The Missing Babies of Europe – by Mary Beth Pfeiffer

Nine months after mass vaccination, 110,000 fewer babies are born. In the U.S., birth data is scarce, and few mention the F word: Fertility

This article is part of a publishing collaboration between RESCUE and TrialSite News.


In Switzerland, births declined sharply after covid vaccination campaigns. Monthly vaccination rates are shown at top, births at bottom. The red line at center is labeled in German, “9 Monate,” or 9 months, showing the interval between the trends. A nearly identical pattern in other countries is depicted below. (Source: Lawsuit against Swissmedic, November 14, 2022.)

Evidence is growing in Europe that many fewer babies are being born in the aftermath of—and circumstantially related to—the covid-19 vaccination rollouts. This widespread phenomenon is alarming doctors, data analysts, and others who say a monumental shift is being ignored.

“Since January 2022, the number of live births has fallen like never before in Switzerland and the canton of Bern,” reads an urgent report by canton legislators. A separate Swiss research study, meantime, reported a 10 percent decline in births in the first half of 2022 compared to the prior three-year average. Using statistical modelling, it found “a striking temporal correlation between the peak of first vaccination and the decline in births in Switzerland.”

While the famously neutral Alpine nation has emerged as ground zero in a battle against vaccine-related infertility, several other reports suggest this is an across-the-continent problem that should be worldwide news. Because these key emerging reports are not in English, they are virtually unknown in the United States.

In perhaps the largest study on this worrisome trend, three analysts based in Germany studied data from nineteen countries in Europe. They found a 7 percent decline in births, translating into 110,059 fewer births in the first half of 2022 than the average of similar periods from 2019 to 2021. (Data was not analyzed for the United Kingdom and Italy.)

The words used to describe these trends help capture the gravity: unprecedentedmassiveremarkable.

This emerging wave of European research—most in the last four months—is being done outside of normal channels and by independent researchers: a doctor, university professor, and legislator here; a high school educator, pharmacist, and statistician there. As such, a network of grassroots but statistically savvy people is stepping into a void left by government and regulatory agencies who reject the possibility of vaccine harm in all but a few discreet cases.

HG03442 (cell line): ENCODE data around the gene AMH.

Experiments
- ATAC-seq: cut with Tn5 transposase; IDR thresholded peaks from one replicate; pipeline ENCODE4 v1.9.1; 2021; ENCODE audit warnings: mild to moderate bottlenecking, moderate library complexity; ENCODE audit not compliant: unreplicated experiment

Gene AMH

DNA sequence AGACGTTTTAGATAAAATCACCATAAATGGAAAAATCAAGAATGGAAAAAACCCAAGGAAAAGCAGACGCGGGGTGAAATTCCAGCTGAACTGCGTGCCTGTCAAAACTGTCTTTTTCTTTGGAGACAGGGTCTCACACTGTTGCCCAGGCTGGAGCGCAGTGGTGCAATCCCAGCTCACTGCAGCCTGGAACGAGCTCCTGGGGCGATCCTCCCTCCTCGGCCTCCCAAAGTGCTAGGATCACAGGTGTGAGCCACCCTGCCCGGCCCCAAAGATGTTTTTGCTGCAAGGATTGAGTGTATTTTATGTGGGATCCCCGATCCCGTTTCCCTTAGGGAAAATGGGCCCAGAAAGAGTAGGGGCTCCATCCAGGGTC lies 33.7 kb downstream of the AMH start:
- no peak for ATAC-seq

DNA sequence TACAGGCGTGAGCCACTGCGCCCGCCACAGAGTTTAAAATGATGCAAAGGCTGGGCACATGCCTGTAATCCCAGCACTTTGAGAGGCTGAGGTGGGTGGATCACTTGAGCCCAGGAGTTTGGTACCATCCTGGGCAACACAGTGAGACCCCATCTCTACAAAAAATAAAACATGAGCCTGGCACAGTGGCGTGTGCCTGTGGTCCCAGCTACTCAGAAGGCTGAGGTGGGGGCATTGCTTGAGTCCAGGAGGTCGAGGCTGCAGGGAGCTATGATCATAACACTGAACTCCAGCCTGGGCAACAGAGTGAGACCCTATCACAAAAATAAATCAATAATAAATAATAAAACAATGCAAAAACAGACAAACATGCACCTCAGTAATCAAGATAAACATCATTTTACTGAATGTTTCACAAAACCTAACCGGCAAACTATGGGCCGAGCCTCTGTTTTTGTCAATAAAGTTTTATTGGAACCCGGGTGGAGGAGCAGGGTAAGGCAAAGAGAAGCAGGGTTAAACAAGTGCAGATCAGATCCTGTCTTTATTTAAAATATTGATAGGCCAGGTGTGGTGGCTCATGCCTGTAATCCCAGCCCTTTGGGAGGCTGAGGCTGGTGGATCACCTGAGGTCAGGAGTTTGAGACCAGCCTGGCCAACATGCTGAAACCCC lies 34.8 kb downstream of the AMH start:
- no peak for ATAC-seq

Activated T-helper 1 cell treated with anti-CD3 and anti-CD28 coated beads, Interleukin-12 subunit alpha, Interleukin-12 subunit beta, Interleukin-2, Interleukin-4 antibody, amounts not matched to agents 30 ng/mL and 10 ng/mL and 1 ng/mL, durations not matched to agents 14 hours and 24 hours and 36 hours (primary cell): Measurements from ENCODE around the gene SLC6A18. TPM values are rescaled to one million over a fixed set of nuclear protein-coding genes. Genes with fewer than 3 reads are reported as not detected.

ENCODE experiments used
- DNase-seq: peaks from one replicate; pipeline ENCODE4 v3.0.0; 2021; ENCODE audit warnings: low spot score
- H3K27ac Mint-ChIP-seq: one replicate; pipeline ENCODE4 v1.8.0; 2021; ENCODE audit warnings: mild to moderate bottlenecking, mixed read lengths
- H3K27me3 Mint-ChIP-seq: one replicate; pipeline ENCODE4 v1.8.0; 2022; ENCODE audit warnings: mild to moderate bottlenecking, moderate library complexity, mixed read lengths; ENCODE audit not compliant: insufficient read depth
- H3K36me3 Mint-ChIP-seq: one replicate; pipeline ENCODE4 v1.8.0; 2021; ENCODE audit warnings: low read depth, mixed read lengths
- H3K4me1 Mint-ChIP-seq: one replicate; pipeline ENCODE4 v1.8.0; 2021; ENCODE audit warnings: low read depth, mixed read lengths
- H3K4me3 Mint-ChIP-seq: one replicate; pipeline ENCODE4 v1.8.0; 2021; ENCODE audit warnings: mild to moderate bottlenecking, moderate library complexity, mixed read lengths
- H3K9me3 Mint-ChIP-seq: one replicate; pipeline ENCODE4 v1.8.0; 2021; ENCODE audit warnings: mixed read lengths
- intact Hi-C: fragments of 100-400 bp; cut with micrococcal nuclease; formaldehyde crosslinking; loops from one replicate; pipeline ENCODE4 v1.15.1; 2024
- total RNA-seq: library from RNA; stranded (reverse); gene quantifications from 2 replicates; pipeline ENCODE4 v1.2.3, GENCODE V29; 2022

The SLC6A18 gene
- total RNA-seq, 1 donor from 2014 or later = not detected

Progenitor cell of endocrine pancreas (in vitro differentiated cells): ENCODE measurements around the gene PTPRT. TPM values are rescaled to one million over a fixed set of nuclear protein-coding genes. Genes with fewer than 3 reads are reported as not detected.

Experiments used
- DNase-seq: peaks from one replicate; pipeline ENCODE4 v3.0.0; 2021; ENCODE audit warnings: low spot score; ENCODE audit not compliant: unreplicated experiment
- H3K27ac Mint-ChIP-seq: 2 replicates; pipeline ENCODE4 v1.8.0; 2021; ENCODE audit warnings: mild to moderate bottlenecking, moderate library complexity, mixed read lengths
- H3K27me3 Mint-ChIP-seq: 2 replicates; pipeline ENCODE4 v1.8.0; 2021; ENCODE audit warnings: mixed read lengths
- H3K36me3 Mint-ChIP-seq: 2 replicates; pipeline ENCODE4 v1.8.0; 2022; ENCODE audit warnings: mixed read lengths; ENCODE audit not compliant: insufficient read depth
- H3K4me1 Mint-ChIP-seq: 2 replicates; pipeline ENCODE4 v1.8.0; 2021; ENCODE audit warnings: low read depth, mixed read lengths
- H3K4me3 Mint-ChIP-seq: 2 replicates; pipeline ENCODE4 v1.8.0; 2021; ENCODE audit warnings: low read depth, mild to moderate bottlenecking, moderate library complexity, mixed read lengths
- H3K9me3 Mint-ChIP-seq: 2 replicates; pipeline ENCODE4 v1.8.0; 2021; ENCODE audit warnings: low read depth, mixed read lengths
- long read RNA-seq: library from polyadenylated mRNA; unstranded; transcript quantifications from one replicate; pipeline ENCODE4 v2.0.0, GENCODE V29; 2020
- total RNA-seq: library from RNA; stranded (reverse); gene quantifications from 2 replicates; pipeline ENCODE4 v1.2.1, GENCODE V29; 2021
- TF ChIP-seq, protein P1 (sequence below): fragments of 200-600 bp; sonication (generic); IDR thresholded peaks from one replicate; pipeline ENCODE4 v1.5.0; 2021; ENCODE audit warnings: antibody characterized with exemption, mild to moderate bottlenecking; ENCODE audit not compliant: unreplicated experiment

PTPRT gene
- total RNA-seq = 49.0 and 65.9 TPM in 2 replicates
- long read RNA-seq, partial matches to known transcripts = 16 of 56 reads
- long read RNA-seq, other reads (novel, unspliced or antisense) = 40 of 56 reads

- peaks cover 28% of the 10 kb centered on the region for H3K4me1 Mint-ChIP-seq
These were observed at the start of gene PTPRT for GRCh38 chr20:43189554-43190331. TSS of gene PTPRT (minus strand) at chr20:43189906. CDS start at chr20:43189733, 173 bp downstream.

Written in German and translated also into French, the European study reported drops in births of more than 10 percent in five countries. In ten others, births declined from 4 percent to 9.4 percent. The highest decline, 18.8 percent, was in Romania.

“This very alarming signal cannot be explained by Covid-19 infections,” concluded the August 25, 2022 report, which, as in the Swiss reports, saw parallels between huge vaccination campaigns and, nine months later, the start of what one report called a “baby gap.”

“The correlation with the vaccination campaign and the situation at the time suggests that vaccination had physiological influences on the fertility of women or men,” the report on Europe stated, pointing to evidence of menstrual irregularities and declining sperm counts after vaccination.

But, so far, the Swiss and Europe-wide studies, along with articles on rising stillbirths in Germany and declining births in Germany and Sweden, have failed to raise much interest in the regulatory structures within Europe.

Swissmedic, which is the Swiss version of the U.S. Food and Drug Administration, has rejected any “causal connection” between covid vaccines and fewer babies.